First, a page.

So being "a full five tons overweight" - a mere 10,000 pounds, is not "thoroughly wrecking the road as it travels". You just need to pay the right fee to do it. The OP seems to think that heavier than standard loads are completely illegal. If that were the case no one could ever legally haul a piece of heavy equipment to a construction site. Some earth movers can weigh 200,000lbs each.
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Old 07-12-2019, 10:45 AM
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Originally Posted by nightshadea View Post
...and when the roads fixed they use the cheapest stuff they can get to make it " good enough" keeping the rest of the money and in 3 years or so they have to rebuild the roads ....... its a never-ending cycle .....
That is absolutely untrue (on DOT/FHA contracts). The materials used for building roads is highly controlled, tested, and monitored by independent entities. The low bidder and high bidder use essentially the same materials.

Road repairs typically don't last long because we're forced (due to budget limitations) to use band-aid repairs. Give me enough budget (and crack down on overloaded trucks), and I can build roads that will outlive us all.

signed,
a Resident Engineer
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Old 07-12-2019, 11:45 AM
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Quote:
Originally Posted by Bayaker View Post

So being "a full five tons overweight" - a mere 10,000 pounds, is not "thoroughly wrecking the road as it travels". You just need to pay the right fee to do it. The OP seems to think that heavier than standard loads are completely illegal. If that were the case no one could ever legally haul a piece of heavy equipment to a construction site. Some earth movers can weigh 200,000lbs each.
I would say being 10,000 pounds over is a huge deal considering that the damage to roads is considered to be to the 4th power of the relative load.

So the overweight permit fees should be appropriately large to reflect the damage done to the roads (which will then have to be paid by the taxpayer). If developer wants that huge earth mover, he should have to pay according to all the road damage that load causes. No doubt that cost gets pushed down to all the people down the line (building tenants, etc), but that is better than every tax payer having to pay for it.
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Old 07-12-2019, 12:35 PM
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My point was that overweight loads are a normal and necessary part of everyday commerce, and not some egregious flauting of the law. Most overweight loads are legal, and the weigh stations catch the outliers, who are penalized by the fines costing much more than the permits. Whether or not the fees are adequate to cover the expected road damage is another discussion, and should be addressed by state DOTs. If the permit fees are raised, the fines for not getting them would likely be raised proportionately.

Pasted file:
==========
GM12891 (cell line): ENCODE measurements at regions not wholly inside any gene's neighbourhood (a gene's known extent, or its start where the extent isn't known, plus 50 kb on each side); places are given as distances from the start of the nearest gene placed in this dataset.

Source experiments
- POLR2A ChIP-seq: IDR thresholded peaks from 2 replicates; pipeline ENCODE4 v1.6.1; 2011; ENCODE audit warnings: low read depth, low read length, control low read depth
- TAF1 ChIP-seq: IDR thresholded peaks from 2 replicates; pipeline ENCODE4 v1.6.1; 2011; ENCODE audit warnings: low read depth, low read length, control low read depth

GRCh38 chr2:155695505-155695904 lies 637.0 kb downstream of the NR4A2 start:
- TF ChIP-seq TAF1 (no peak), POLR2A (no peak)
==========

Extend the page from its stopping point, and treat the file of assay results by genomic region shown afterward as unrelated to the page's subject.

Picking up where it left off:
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Old 07-12-2019, 01:05 PM
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Originally Posted by nightshadea View Post
in some places its also a well-entrenched mafia industry

Because a lot of truck companies are mafia owned and they overweight the trucks often with cargo thats now getting sold illegally hence messing up the roads
Do you have a cite for any of this?
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Old 07-12-2019, 04:30 PM
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Quote:
Originally Posted by Bayaker View Post
egregious flauting of the law.
Thank you, except it's "flouting." Closer than the usual flaunting.

Quote:
Originally Posted by D'Anconia View Post
Do you have a cite for any of this?
You ain't from around these parts, are ya?

Last edited by dropzone; 07-12-2019 at 04:32 PM.
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Old 07-13-2019, 10:25 AM
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Thank you, except it's "flouting." Closer than the usual flaunting. ...
That's what I get for not using Spellcheck. Perhaps flauting the law is the act of a criminal flute player.
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Old 07-13-2019, 08:38 PM
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They do more than just weigh trucks at weigh stations. In Virginia a couple weeks ago I was pulled over to a pit so an officer could walk underneath my truck and inspect my brakes. Then all the usual lights, horn, blinkers. etc. He also inspected my now old fashioned, paper log books. Most professional drivers all use electronic logbooks now, but I'm usually in the office, and not a full time driver, so I'm allowed to use the paper ones for an occasional trip. If he had found any flaws in my logbook, he could have fined me, and directed me to a parking space, if I was required to be off duty for an amount of time necessary to be legal again.
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Old 07-15-2019, 08:37 AM
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I can't remember the last time I've even seen a weigh station that was open much less insufficiently fining violators, at least not in this region. "Weigh Station Closed" is the standard around here.